Because physicians are the laboratory’s traditional “customers,” test results are recorded for professional interpretation. Comments such as “amount insufficient”, “hemolysis”, “heterophilic interference”, “icteric” or “lipemic” may not be understood by the general patient consumer. The laboratory would need to consider the written form of comments in the formal test result and ensure that they are open to interpretation in a future medical record for the public, as patients can often access the test result before the physician in the patient portal.

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Medical knowledge has historically been shared by experts through peer-reviewed publications and lectures. The growth of the internet and ease of access has led to a tremendous increase in the information and knowledge available. The danger is that nobody needs very little expertise or financial support; Professionals, patients or “interested” to make their experiences, knowledge and opinions available through websites, blogs and internet forums. This has led to the spread of “fake news” on the internet. How can patients differentiate between medical fact and fiction online without consulting a doctor?

Opportunities are emerging for eHealth, where personal experience rather than data is driving discussions on social media. Special interest groups or “communities of practice” have evolved to bring together people with common interests who can share information and learn from each other. Social media platforms also encourage patients with the same disease to engage in discussions about the disease state to share their experiences. These social media groups are also an opportunity for healthcare professionals to drive awareness and educate patients about clinical trials.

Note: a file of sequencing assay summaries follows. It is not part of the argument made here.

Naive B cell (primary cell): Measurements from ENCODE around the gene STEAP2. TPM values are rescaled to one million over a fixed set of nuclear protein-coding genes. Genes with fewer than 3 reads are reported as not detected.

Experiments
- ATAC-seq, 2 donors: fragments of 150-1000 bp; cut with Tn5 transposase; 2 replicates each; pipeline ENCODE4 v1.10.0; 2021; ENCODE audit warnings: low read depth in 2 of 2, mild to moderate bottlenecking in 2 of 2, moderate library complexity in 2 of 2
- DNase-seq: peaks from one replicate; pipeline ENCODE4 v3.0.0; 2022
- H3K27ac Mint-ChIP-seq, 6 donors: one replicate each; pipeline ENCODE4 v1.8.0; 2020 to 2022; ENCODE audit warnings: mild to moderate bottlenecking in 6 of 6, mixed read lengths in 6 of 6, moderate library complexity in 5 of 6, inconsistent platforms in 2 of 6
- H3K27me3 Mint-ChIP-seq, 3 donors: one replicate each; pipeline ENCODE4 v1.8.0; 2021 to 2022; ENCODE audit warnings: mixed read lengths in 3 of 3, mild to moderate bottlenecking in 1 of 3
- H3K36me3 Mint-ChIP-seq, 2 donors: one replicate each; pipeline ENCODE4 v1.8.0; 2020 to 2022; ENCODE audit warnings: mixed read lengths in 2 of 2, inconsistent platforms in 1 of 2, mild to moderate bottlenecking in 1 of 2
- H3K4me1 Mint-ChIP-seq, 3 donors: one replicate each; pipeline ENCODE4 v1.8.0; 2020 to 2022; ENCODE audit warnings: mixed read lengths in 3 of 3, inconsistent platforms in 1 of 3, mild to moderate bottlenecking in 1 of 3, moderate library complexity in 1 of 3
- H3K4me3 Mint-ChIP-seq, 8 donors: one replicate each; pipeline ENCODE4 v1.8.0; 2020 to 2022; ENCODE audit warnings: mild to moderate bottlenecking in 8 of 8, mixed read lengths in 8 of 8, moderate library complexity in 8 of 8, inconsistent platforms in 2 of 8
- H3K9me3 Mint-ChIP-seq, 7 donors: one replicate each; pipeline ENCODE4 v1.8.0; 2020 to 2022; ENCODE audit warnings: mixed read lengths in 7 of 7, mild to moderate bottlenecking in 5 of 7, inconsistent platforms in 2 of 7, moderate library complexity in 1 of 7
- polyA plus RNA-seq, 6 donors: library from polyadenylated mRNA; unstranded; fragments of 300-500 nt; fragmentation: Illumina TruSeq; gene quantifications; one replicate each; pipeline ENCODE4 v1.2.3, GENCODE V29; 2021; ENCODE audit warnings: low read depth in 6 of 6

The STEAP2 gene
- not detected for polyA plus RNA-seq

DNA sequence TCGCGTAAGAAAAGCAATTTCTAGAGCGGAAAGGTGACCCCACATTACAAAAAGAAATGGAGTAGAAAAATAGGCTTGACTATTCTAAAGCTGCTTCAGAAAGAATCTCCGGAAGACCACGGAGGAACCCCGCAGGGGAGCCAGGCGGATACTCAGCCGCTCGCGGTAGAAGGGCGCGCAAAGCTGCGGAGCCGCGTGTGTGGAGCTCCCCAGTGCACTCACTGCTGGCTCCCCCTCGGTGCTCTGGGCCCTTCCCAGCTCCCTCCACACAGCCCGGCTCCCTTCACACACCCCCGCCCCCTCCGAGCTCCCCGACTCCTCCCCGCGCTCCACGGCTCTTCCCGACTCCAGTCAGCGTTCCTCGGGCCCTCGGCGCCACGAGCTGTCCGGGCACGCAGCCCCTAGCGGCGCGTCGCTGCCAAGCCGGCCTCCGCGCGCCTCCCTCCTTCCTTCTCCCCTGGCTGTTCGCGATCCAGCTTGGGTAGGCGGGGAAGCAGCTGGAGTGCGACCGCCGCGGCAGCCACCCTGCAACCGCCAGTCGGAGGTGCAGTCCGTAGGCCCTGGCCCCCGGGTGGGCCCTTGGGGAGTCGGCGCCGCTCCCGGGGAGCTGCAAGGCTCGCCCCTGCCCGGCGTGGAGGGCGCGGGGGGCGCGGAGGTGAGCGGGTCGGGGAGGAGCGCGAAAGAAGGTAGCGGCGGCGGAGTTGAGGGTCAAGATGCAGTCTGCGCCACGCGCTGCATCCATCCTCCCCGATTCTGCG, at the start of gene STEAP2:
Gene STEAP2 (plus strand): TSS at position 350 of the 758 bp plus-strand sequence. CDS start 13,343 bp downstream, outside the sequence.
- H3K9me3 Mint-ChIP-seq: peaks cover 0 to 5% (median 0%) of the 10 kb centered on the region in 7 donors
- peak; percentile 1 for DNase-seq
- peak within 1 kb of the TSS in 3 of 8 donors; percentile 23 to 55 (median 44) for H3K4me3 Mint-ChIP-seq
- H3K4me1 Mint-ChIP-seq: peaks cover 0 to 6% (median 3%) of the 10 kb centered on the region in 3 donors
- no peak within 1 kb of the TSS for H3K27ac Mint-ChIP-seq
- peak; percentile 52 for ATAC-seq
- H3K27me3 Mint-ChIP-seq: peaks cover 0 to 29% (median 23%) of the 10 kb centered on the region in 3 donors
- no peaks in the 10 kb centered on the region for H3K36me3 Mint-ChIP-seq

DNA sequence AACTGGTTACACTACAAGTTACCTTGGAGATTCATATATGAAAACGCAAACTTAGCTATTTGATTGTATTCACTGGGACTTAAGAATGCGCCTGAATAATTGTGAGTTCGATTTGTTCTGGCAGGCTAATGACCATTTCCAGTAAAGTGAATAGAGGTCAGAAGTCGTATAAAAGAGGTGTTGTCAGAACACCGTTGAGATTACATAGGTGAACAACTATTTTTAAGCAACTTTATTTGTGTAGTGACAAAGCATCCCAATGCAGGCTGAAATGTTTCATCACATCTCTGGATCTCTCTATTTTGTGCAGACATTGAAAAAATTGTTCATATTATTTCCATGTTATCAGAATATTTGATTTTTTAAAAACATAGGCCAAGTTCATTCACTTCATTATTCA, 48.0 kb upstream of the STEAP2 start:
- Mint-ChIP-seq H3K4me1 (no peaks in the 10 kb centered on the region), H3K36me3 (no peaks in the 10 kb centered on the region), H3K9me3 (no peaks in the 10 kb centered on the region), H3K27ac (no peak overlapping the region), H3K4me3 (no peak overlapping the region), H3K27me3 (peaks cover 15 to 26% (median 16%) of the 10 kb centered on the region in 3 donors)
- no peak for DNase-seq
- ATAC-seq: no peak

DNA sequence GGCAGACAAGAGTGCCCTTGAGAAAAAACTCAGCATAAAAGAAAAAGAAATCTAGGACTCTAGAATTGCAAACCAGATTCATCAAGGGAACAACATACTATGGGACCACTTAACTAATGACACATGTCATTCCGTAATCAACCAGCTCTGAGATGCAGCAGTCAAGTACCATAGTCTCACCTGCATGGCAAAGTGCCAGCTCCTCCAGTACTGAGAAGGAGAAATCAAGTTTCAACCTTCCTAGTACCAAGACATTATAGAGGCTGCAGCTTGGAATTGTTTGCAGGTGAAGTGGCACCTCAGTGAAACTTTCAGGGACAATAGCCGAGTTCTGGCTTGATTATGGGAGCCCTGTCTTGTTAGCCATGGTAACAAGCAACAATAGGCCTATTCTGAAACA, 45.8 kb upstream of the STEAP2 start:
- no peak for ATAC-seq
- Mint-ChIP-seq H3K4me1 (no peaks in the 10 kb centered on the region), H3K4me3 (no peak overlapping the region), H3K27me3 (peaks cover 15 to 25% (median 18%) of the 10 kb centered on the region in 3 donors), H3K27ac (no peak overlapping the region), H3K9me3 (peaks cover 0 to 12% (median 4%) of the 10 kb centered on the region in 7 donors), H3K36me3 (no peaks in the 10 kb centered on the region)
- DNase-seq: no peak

Security and privacy are eHealth concerns. Despite firewalls and encryption, hospitals and even data companies have been hacked. Personal data can be compromised, altered or even blackmailed. How do we ensure the integrity of the data once posted and how do we ensure the validity that what the reader sees is what was originally posted on the internet? The concern for social media is that personal health information can become public. Any time someone posts something on social media, the posts are public and the patient’s identity can be revealed. Even if an individual is not directly named, any personally identifiable protected health information (PHI) can compromise a patient’s privacy. Once information is posted it can never be withdrawn as posts are often read and resent by others.

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Wearable wireless devices collect and transmit personal health information and data, allowing trends to evolve over time. These devices connect to health apps that consolidate data from phones, watches, and other devices. However, this data must not be linked to a patient’s electronic medical record or visible to the patient’s doctor. Device manufacturers can collect big data from many patients and combine it with health status data for vital statistics such as heart rate and body temperature, and further tie it to today’s well-being or illness, exercise and meals. Using artificial intelligence algorithms, data can be sorted by disease progression to formulate prediction modes to improve personalized medicine and prevent chronic disease progression.

Patients want access to their medical records and health information. m-health is changing healthcare by making it more accessible, affordable and available. E-Health and M-Health offer patients new ways to personalize their healthcare and connect with their doctors remotely and more continuously.

References available upon request.

James H. Nichols, PhD, DABCC, FAACC is Professor of Pathology, Microbiology and Immunology and Medical Director of Clinical Chemistry and POCT at Vanderbilt University Medical Center.


This article appears in the latest issue of Omnia Health Magazine. Read the full issue online today.